SPRINGFIELD, Ill. (AP) _ For decades, the citizens of Sullivan have learned about upcoming government meetings and contracts through the central Illinois town's weekly newspaper, the Sullivan News-Progress. Even as the paper changed names over the years, people always knew where to find the public notices.
State law requires local governments to post such notices in newspapers. But now an effort to bring the practice into the digital age could cause a fundamental shift in how Illinois residents get information about local affairs.
A bill pending in the General Assembly would let cash-strapped governments post public notices online instead of paying to run them in print. While the shift has been considered in other states, Illinois would be the first in the nation to drop the requirement that notices run in local newspapers, according to newspaper associations.
“That's my tax dollar,'' said Rep. Randy Ramey, R-Carol Stream. “I'm asking them to save that tax dollar.''
But the idea raises particular concerns in places like Sullivan, a town of 4,396 where one in five residents is older than 65 and the newspaper depends on the government advertising revenue.
“There are a lot of people who don't have access to the Internet and they rely on the paper for the published notices,'' said Sue Sides, Sullivan's city clerk.
The amount of savings from the legislation is hard to ascertain, and the bill's sponsor says a compromise would be needed before it could pass.
Backers say it would save money if governments could use the Internet to announce public meetings, post meeting agendas and minutes, or document contract bids. More and more people get their news online anyway, they argue.
Opponents say the move would not only make it harder for some people to track what their governments are doing, but would eliminate a source of ad money that is vital to many community newspapers.
Bob Best, publisher of the News-Progress, said 17 percent of the newspaper's advertising revenue comes from public notices. If he loses that, he would have to cut two of his 10 employees and perhaps even cease publication, he said.
“Our readers are adamant about getting their local news, and those kinds of notices are strictly local,'' Best said.
The News-Progress has served a rural area southeast of Decatur for more than 150 years, and previously was called the Sullivan Express and the Sullivan Democrat. Best said many Sullivan residents lack Internet access or simply prefer to get their information in print.
Small-town papers haven't seen the same circulation drops that plague their urban counterparts and remain in many cases the main source of news, he said.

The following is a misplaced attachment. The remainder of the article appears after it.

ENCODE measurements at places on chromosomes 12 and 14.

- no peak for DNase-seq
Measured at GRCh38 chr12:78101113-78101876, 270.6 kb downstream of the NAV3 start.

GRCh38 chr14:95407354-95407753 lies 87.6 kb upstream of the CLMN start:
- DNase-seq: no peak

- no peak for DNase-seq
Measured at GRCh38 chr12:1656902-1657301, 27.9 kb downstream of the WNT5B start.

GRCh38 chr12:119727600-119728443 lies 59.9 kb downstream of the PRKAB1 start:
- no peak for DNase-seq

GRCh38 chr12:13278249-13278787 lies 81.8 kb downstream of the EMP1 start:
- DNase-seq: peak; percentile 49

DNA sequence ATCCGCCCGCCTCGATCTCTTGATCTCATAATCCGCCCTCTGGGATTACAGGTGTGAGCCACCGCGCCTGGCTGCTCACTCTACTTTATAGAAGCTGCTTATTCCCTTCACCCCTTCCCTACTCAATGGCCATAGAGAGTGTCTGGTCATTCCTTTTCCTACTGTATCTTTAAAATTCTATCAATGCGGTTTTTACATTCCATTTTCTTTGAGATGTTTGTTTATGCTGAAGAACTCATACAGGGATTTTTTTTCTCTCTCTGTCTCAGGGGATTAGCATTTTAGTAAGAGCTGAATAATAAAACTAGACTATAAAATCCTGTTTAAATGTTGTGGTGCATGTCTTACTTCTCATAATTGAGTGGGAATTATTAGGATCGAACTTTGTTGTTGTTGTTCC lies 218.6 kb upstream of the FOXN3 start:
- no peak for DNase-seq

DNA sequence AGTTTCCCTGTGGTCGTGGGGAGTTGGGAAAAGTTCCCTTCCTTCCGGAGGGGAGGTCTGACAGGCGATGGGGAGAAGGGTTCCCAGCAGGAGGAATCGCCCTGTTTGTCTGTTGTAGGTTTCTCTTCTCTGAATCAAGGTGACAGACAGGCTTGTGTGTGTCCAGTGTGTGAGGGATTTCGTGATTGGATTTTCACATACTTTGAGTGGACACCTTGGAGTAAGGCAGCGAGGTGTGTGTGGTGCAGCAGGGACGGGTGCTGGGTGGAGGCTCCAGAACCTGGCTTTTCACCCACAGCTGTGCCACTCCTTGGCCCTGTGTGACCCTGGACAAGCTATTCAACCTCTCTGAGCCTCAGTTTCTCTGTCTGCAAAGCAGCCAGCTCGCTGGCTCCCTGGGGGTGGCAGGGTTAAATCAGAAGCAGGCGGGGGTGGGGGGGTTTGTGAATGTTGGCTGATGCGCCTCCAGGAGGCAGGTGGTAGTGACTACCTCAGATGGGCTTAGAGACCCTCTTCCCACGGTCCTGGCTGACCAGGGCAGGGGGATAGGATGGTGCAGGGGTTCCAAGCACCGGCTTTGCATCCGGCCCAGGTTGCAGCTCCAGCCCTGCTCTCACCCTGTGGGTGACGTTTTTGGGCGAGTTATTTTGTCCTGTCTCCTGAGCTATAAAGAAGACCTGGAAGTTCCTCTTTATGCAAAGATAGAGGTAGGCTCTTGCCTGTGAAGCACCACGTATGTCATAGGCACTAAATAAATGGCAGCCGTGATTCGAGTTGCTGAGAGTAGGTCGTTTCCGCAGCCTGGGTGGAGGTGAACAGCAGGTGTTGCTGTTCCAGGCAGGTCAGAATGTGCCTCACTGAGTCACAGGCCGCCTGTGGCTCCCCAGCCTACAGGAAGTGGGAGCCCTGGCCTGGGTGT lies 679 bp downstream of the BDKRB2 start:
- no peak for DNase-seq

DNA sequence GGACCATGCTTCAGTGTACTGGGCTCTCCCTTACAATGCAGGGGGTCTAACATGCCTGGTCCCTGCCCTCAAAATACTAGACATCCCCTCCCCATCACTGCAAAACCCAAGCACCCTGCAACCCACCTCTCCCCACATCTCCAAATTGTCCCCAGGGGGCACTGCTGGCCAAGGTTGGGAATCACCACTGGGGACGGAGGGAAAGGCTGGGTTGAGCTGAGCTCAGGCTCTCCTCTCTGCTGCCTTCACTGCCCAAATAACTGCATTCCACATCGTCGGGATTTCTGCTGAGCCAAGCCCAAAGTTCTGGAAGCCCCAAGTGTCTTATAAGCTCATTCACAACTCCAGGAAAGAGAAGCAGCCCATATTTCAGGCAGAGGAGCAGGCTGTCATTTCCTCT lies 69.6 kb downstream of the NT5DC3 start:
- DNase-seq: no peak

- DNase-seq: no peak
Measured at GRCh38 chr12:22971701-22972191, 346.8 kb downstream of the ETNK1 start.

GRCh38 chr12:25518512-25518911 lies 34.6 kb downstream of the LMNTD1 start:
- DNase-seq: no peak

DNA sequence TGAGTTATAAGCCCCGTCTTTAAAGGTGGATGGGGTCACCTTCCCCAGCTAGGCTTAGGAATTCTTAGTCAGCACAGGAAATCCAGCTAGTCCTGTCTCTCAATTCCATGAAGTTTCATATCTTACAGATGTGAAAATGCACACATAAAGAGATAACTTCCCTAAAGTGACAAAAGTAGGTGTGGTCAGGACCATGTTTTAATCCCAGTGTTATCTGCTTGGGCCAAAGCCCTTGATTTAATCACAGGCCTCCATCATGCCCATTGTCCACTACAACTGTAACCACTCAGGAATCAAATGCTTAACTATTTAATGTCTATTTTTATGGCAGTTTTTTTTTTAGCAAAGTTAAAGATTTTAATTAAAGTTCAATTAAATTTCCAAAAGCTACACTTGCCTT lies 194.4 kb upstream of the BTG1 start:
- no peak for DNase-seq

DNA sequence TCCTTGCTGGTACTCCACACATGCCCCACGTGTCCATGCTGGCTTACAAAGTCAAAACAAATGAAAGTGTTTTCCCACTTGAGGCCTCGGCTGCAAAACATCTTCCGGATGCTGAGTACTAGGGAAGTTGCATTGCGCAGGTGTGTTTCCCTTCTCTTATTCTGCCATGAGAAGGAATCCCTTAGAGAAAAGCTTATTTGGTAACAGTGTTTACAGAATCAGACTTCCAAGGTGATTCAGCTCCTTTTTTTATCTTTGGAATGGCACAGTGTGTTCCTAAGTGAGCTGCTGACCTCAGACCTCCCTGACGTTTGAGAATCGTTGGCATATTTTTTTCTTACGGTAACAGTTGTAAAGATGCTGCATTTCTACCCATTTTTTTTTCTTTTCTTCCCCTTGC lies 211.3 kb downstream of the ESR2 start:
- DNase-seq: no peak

Sides, the town clerk, said the town already posts council minutes and agendas online. She said she doubts the town would cease publishing public notices in newspapers even if the bill became law.
Several other states have considered similar legislation. There currently are bills in the New Jersey and Pennsylvania that would allow government units to post online. Michigan backed off of a bill last year that would have done the same.
Rep. Frank Mautino, D-Spring Valley, introduced the legislation but sees himself as more of a moderator among different interests than an advocate for the bill. He said the measure probably won't pass unless a compromise can be worked out among all sides.
Several groups, including the AARP, the National Association for the Advancement of Colored People and newspaper associations, have voiced concern about the bill harming people who lack Internet access or don't feel comfortable using computers.
Pew Research Center data show that a third of Americans do not have Internet access. The U.S. Census Bureau said 46 percent of blacks and 40 percent of Hispanics lack home Internet access.
Jerry Crabtree, associate director of Township Officials of Illinois, acknowledged complications for those who don't have access to a computer. But he is an advocate of the bill and suggested that people can use computers at the local library.
Best scoffed at that idea, noting Sullivan's library only has two computers.
“I just don't see somebody on a weekly basis traveling to their library and logging in for that specific option when a newspaper can be delivered to their home every week and all they have to do is read,'' Best said.
It's not clear just how much money local governments spend on these notices.
The Township Officials organization says each of the state's 1,432 townships spends “hundreds of dollars'' every year. The Illinois Municipal League said 12 metropolitan counties _ DeKalb, DuPage, Kane, Kendall, Lake, Madison, McHenry, McLean, Peoria, Tazewell, Will and Winnebago _ spent nearly $5 million on public notices over four years.
Josh Sharp, a lobbyist for the Illinois Press Association, said he doubts any newspapers would go out of business if they lose the public notices. But he also questioned how much money government would save _ particularly when employees would still have to compile the notices and spend time updating and archiving the material online.
He said the cost of publishing public notices is somewhere around one-tenth of a percent of local government budgets.
“When you look at the amount spent on public notices, you're dealing with what would be a rounding error in county budgets,'' Sharp said. “It's a miniscule amount and frankly the cost of doing business for government.''